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Leopold's Shack and Ricketts's LabThe Emergence of Environmentalism$
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Michael Lannoo

Print publication date: 2010

Print ISBN-13: 9780520264786

Published to California Scholarship Online: March 2012

DOI: 10.1525/california/9780520264786.001.0001

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PRINTED FROM CALIFORNIA SCHOLARSHIP ONLINE (www.california.universitypressscholarship.com). (c) Copyright University of California Press, 2021. All Rights Reserved. An individual user may print out a PDF of a single chapter of a monograph in CALSO for personal use.date: 02 August 2021

Daily Lives and Professional Expectations

Daily Lives and Professional Expectations

Chapter:
(p.103) Chapter Ten Daily Lives and Professional Expectations
Source:
Leopold's Shack and Ricketts's Lab
Author(s):

Michael J Lannoo

Publisher:
University of California Press
DOI:10.1525/california/9780520264786.003.0011

If Aldo Leopold and Edward F. Ricketts had ever shared the same shack (in fact, they never met and were probably unaware of each other's existence), there would have been every chance that at any particular point in the day, someone would have been awake. Neither slept much. Ricketts was so unusual in part because of the fact that the humanities—art, music, literature, and philosophy—were as much a part of his life as the natural sciences. There were differences between Leopold and Ricketts in their daily lives and professional expectations. During the final two decades of his life Leopold was a university professor, salaried and tenured, with graduate students and an undergraduate teaching load that included courses in his field of wildlife ecology. Ricketts was a serious, haggard small businessman. He gathered, processed, packaged, and sold biological specimens to high schools, colleges, and universities.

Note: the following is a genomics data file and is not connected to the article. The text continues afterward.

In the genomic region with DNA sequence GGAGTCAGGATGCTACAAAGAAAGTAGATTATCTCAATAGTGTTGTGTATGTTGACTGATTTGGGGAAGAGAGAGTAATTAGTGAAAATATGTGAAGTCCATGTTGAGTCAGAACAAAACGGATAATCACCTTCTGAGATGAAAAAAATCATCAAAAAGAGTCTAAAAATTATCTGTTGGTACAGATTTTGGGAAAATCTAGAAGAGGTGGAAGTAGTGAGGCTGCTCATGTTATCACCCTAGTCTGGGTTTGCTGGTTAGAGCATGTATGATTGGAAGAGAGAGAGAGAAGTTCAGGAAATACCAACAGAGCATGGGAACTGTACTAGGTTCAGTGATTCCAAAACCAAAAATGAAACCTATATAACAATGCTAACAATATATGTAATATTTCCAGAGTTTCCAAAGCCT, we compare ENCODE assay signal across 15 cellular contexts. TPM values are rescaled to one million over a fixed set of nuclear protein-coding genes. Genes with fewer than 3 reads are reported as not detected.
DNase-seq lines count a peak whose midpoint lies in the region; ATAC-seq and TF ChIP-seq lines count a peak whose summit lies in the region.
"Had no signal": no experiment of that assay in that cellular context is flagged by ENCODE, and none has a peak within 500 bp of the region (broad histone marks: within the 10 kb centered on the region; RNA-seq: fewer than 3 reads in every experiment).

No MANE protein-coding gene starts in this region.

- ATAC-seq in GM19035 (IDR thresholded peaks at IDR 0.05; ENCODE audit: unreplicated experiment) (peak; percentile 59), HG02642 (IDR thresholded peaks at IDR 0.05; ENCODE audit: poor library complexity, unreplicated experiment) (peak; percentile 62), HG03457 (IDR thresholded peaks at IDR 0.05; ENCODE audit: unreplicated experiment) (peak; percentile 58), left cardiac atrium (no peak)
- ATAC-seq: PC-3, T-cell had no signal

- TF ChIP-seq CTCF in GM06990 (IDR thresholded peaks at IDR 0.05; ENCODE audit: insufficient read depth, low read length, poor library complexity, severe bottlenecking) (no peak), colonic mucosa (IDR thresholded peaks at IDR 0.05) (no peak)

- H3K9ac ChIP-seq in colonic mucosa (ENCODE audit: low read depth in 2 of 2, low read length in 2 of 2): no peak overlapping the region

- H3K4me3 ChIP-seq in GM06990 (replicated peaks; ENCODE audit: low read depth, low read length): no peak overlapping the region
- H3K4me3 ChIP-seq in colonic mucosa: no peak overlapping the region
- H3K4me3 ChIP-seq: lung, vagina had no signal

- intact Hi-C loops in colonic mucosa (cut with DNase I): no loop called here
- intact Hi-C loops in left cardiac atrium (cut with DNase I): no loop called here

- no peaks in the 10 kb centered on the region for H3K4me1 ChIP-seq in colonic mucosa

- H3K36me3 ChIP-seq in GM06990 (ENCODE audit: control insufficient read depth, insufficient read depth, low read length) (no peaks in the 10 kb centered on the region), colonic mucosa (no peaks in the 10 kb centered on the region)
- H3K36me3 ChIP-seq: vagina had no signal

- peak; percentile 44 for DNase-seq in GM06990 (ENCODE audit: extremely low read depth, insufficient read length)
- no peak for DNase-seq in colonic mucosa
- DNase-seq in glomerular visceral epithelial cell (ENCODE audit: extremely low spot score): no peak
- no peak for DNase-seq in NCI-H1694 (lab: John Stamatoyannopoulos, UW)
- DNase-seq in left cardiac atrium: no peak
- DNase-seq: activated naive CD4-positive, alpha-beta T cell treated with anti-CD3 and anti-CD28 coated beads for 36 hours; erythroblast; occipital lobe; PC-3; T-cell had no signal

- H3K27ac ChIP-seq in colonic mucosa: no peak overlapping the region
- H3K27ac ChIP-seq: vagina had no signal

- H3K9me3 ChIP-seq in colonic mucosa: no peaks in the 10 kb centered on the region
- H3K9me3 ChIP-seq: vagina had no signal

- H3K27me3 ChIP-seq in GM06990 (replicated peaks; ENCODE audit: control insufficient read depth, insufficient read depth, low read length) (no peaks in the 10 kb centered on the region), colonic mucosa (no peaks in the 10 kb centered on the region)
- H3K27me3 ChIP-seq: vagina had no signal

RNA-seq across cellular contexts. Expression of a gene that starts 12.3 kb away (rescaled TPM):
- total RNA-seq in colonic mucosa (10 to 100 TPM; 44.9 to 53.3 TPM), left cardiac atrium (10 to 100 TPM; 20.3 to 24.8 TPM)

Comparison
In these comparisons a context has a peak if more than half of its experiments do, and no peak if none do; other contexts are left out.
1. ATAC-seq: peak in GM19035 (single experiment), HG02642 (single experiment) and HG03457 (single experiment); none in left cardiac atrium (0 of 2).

Keywords:   Aldo Leopold, Edward F. Ricketts, humanities, natural sciences, wildlife ecology, businessman, university professor

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